Double O

As the week was wearing off, on the Friday night of November 16, Matthias Hurst, professor of film studies at ECLA of Bard, did a thorough presentation of title sequences of James Bond movies. He covered the years 1962-2008, starting with Dr. No and ending with Quantum of Solace, thus celebrating the 50th anniversary of Bond.

What one could gather from Matthias’ presentation was that the James Bond title sequences were visually fashioned in such a way that they could stand as artworks in themselves. And in possession of this quality of autonomy, they either create the structure of the film or point freely to the plot that is about to unfold.

Taking a chronological look into the title sequences, one could feel in the older ones the need to lend a helping hand to the future. Designed mostly by Maurice Binder and later by Daniel Kleinman, the animated title sequences and their aesthetics were not only well informed of the technological development of the present in which they took place; the fact that they were embedded in the present actually meant playing a double role: to help understand the potential of the present and also to participate in the creation of a futuristic vision of the world. It also seems that with the increasing complexity of James Bond’s character, the sequence titles became more intricate.

On a more intimate scale, the designer’s choice on how to visually organize the title sequence was informed directly by the plot. As seen in Matthias’ presentation, in the case of Casino Royale (2006), designed by Daniel Kleinman, James Bond is being re-invented: he is not part of the customary James Bond formula, for he is put in a position where he has to earn his status as an agent. The design of the pre-title sequence of Casino Royale is in black and white, evoking ideas of the past and in this way appealing to tradition. To paraphrase Matthias: “Picture quality seems to speak of a past, so it can build a beginning, thus saying, ‘we are aware of the past, but this is contemporary.’ ”

The film concerns itself with international terrorism and money laundering in casinos, taking place in the exotic part of Eastern Europe – the Balkans. The design of the title sequence itself remains loyal to these particular elements, employing the semiology of poker cards as bullets with which James Bond fights against terrorism.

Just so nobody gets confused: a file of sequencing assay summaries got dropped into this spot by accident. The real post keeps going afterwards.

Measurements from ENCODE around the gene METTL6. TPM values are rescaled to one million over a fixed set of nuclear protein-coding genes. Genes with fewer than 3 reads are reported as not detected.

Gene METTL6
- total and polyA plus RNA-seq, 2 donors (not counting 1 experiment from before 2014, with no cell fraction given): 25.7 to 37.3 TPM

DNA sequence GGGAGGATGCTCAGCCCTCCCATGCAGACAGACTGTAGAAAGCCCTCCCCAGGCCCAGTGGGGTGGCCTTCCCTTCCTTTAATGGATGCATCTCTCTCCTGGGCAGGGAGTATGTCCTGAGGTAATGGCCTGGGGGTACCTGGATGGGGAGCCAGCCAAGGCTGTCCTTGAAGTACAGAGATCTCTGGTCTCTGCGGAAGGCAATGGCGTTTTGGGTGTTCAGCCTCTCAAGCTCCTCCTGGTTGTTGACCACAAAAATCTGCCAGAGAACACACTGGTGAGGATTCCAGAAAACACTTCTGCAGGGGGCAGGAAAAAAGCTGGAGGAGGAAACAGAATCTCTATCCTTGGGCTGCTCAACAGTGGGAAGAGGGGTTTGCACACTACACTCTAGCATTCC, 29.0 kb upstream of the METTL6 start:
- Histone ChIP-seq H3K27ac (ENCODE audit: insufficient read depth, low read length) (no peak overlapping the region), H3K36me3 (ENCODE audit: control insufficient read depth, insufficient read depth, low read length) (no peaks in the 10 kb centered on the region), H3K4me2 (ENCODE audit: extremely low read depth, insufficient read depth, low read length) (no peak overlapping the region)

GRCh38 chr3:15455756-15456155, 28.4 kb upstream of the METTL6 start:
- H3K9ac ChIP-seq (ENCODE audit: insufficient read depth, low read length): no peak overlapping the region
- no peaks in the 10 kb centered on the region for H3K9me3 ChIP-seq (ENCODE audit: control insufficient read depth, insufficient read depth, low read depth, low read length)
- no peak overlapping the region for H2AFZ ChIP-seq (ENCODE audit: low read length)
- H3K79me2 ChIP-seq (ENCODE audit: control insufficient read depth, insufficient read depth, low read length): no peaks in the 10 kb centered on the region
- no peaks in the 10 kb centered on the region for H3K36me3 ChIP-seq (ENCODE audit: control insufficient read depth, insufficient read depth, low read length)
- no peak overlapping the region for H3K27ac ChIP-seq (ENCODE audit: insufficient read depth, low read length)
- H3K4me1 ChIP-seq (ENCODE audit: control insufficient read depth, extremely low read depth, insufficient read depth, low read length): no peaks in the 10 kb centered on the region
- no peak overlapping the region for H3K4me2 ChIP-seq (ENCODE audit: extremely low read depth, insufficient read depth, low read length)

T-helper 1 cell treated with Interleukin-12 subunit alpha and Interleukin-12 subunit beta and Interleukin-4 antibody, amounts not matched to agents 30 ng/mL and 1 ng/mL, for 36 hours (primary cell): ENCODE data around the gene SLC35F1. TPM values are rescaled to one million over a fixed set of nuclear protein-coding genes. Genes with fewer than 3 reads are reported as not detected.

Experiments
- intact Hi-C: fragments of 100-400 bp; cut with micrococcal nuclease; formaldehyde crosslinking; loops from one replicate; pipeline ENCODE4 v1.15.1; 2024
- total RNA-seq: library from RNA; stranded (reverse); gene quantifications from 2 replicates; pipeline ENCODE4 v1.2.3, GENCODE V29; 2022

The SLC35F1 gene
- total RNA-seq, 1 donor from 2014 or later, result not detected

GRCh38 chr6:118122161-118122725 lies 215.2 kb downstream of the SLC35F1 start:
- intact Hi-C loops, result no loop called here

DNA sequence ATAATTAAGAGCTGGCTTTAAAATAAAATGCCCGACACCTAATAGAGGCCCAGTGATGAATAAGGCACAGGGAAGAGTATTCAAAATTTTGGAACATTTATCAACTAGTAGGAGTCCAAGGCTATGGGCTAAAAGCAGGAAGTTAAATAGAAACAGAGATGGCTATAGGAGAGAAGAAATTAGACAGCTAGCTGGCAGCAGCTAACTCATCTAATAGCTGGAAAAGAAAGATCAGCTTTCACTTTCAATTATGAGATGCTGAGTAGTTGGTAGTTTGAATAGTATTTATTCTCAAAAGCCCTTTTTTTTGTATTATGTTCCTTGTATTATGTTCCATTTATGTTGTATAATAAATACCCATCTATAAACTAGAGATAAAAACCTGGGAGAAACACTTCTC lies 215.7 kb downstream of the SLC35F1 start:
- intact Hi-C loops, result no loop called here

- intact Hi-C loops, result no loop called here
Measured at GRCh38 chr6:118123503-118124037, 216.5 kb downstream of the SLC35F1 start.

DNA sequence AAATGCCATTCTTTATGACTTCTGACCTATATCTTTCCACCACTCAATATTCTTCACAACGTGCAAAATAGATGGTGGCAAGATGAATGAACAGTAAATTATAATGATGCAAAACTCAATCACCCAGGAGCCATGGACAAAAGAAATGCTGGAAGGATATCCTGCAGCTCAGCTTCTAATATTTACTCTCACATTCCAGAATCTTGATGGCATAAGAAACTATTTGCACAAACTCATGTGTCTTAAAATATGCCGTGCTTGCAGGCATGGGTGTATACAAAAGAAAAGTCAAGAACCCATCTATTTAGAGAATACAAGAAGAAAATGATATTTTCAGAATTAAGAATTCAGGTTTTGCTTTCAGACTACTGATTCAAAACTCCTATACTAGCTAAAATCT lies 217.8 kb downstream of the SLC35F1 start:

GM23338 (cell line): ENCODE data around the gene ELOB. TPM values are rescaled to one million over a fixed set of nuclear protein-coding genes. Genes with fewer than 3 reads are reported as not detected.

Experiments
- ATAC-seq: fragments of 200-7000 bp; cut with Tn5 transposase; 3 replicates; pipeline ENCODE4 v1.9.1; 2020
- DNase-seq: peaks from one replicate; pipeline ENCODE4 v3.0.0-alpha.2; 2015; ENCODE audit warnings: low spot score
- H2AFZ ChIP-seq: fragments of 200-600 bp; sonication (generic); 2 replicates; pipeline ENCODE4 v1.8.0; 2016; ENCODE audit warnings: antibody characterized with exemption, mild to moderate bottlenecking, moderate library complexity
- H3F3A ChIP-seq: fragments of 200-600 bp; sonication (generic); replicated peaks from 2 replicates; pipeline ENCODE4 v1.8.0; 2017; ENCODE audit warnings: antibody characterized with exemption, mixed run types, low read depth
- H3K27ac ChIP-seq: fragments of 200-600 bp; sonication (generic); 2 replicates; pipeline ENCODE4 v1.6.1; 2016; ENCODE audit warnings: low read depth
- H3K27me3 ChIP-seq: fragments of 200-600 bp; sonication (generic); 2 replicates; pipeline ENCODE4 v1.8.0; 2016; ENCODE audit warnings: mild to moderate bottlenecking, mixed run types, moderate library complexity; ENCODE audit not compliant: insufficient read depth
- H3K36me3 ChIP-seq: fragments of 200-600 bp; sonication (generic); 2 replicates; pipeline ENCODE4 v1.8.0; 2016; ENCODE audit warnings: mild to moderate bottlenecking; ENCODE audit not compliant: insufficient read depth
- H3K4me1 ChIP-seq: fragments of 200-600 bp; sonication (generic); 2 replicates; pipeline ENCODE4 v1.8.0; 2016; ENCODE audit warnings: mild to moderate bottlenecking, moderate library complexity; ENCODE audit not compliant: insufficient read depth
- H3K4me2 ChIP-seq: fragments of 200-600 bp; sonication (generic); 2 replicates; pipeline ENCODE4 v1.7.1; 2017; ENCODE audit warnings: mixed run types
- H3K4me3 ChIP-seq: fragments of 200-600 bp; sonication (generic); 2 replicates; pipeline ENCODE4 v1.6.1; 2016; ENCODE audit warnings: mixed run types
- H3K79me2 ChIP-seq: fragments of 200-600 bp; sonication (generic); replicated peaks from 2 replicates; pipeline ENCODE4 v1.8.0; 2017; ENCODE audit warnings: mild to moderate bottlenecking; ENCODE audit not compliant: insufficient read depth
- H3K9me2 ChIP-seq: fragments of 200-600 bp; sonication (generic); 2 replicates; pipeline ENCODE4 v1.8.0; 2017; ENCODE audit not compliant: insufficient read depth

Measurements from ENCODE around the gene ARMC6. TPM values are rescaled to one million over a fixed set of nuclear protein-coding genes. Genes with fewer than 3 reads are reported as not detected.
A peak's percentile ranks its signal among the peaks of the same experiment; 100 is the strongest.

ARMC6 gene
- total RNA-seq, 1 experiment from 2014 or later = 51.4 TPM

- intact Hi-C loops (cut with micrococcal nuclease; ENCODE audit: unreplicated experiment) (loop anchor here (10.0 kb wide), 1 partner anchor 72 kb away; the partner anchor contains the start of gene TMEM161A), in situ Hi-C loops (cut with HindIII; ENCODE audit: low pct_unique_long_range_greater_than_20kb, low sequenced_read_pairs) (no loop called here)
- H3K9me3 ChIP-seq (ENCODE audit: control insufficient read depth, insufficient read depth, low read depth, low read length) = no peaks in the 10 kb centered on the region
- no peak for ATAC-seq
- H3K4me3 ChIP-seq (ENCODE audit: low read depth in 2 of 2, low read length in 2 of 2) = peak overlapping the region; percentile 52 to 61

The music, on the other hand, has a recurrent style throughout all title sequences, which contributes to constructing this bold world of Agent 007. Apparently, the question of who’s going to sing in the next James Bond movie title sequence has always triggered an immense curiosity among the audience. Being offered to do the music or sing in the title sequence, as it seemed, worked in such a way that only well known and innovative artists were invited. In this way, the James Bond franchise endowed itself with their hipness, while also acknowledging their worth. Certainly, a collaboration of the sort was a communication of value.

This tendency of double O to be always up-to-date is an important aspect. For instance, in the case of On Her Majesty’s Secret Service (1969), no artist was invited to sing for the title sequence. This was due to the fact that the late sixties introduced an innovative gadget which surpassed human vocal capabilities. Having ‘revolutionized’ the music scene with a synthesizer, the title sequences had no vocalist, but an instrumental tune for a theme.

Artists engaged with the music in James Bond throughout the years are: John Barry, Shirley Bassey, Tom Jones, Nancy Sinatra, Louis Armstrong, Carly Simon, Paul McCartney, Sheena Easton, Duran Duran, Tina Turner, Sheryl Crow, Garbage, Madonna, Chris Cornell, Alicia Keys & Jack White and, most recently, Adele.

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